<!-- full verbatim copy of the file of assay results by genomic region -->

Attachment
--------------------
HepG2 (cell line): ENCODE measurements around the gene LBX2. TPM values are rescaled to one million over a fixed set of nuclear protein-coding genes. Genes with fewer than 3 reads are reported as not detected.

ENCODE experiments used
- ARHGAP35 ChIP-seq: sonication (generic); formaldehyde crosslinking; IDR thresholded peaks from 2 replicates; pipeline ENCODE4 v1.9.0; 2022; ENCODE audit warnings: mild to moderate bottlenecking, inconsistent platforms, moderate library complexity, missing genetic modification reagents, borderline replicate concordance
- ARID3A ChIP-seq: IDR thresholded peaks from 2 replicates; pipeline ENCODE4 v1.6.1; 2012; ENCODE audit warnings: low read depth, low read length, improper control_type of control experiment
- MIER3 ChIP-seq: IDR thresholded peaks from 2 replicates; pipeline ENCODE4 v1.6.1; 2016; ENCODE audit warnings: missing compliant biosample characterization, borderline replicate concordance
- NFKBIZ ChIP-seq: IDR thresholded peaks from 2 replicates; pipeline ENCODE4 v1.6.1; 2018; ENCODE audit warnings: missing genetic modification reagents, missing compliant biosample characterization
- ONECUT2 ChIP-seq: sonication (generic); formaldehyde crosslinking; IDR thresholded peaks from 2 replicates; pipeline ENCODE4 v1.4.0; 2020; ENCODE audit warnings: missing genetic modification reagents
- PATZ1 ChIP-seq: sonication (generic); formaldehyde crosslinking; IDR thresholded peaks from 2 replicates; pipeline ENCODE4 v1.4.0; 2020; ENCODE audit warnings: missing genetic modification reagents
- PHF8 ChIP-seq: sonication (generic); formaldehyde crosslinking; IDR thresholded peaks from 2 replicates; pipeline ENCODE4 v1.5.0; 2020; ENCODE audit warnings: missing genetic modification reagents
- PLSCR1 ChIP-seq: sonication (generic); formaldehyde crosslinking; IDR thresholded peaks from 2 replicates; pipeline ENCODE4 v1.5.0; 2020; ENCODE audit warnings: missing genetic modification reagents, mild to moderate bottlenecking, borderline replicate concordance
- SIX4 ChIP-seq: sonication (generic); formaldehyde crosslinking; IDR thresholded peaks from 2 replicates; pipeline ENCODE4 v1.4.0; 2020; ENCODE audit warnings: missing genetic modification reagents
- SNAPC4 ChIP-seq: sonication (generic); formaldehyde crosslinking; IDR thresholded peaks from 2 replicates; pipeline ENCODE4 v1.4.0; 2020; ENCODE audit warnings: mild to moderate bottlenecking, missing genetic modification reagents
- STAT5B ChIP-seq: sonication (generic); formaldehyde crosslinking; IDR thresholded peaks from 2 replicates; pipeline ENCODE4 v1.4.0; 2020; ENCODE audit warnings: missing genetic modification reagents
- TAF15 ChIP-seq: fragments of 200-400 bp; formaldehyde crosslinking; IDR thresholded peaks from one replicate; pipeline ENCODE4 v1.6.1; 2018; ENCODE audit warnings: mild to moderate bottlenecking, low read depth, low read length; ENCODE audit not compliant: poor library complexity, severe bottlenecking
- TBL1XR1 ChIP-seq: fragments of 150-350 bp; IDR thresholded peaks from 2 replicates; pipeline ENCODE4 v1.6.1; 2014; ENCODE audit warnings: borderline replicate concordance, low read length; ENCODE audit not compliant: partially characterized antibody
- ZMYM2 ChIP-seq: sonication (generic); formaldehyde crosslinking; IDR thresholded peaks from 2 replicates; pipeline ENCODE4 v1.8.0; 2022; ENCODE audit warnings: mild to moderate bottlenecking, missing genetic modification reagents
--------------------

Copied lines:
HepG2 (cell line): ENCODE measurements around the gene LBX2. TPM values are rescaled to one million over a fixed set of nuclear protein-coding genes. Genes with fewer than 3 reads are reported as not detected.

ENCODE experiments used
- ARHGAP35 ChIP-seq: sonication (generic); formaldehyde crosslinking; IDR thresholded peaks from 2 replicates; pipeline ENCODE4 v1.9.0; 2022; ENCODE audit warnings: mild to moderate bottlenecking, inconsistent platforms, moderate library complexity, missing genetic modification reagents, borderline replicate concordance
- ARID3A ChIP-seq: IDR thresholded peaks from 2 replicates; pipeline ENCODE4 v1.6.1; 2012; ENCODE audit warnings: low read depth, low read length, improper control_type of control experiment
- MIER3 ChIP-seq: IDR thresholded peaks from 2 replicates; pipeline ENCODE4 v1.6.1; 2016; ENCODE audit warnings: missing compliant biosample characterization, borderline replicate concordance
- NFKBIZ ChIP-seq: IDR thresholded peaks from 2 replicates; pipeline ENCODE4 v1.6.1; 2018; ENCODE audit warnings: missing genetic modification reagents, missing compliant biosample characterization
- ONECUT2 ChIP-seq: sonication (generic); formaldehyde crosslinking; IDR thresholded peaks from 2 replicates; pipeline ENCODE4 v1.4.0; 2020; ENCODE audit warnings: missing genetic modification reagents
- PATZ1 ChIP-seq: sonication (generic); formaldehyde crosslinking; IDR thresholded peaks from 2 replicates; pipeline ENCODE4 v1.4.0; 2020; ENCODE audit warnings: missing genetic modification reagents
- PHF8 ChIP-seq: sonication (generic); formaldehyde crosslinking; IDR thresholded peaks from 2 replicates; pipeline ENCODE4 v1.5.0; 2020; ENCODE audit warnings: missing genetic modification reagents
- PLSCR1 ChIP-seq: sonication (generic); formaldehyde crosslinking; IDR thresholded peaks from 2 replicates; pipeline ENCODE4 v1.5.0; 2020; ENCODE audit warnings: missing genetic modification reagents, mild to moderate bottlenecking, borderline replicate concordance
- SIX4 ChIP-seq: sonication (generic); formaldehyde crosslinking; IDR thresholded peaks from 2 replicates; pipeline ENCODE4 v1.4.0; 2020; ENCODE audit warnings: missing genetic modification reagents
- SNAPC4 ChIP-seq: sonication (generic); formaldehyde crosslinking; IDR thresholded peaks from 2 replicates; pipeline ENCODE4 v1.4.0; 2020; ENCODE audit warnings: mild to moderate bottlenecking, missing genetic modification reagents
- STAT5B ChIP-seq: sonication (generic); formaldehyde crosslinking; IDR thresholded peaks from 2 replicates; pipeline ENCODE4 v1.4.0; 2020; ENCODE audit warnings: missing genetic modification reagents
- TAF15 ChIP-seq: fragments of 200-400 bp; formaldehyde crosslinking; IDR thresholded peaks from one replicate; pipeline ENCODE4 v1.6.1; 2018; ENCODE audit warnings: mild to moderate bottlenecking, low read depth, low read length; ENCODE audit not compliant: poor library complexity, severe bottlenecking
- TBL1XR1 ChIP-seq: fragments of 150-350 bp; IDR thresholded peaks from 2 replicates; pipeline ENCODE4 v1.6.1; 2014; ENCODE audit warnings: borderline replicate concordance, low read length; ENCODE audit not compliant: partially characterized antibody
- ZMYM2 ChIP-seq: sonication (generic); formaldehyde crosslinking; IDR thresholded peaks from 2 replicates; pipeline ENCODE4 v1.8.0; 2022; ENCODE audit warnings: mild to moderate bottlenecking, missing genetic modification reagents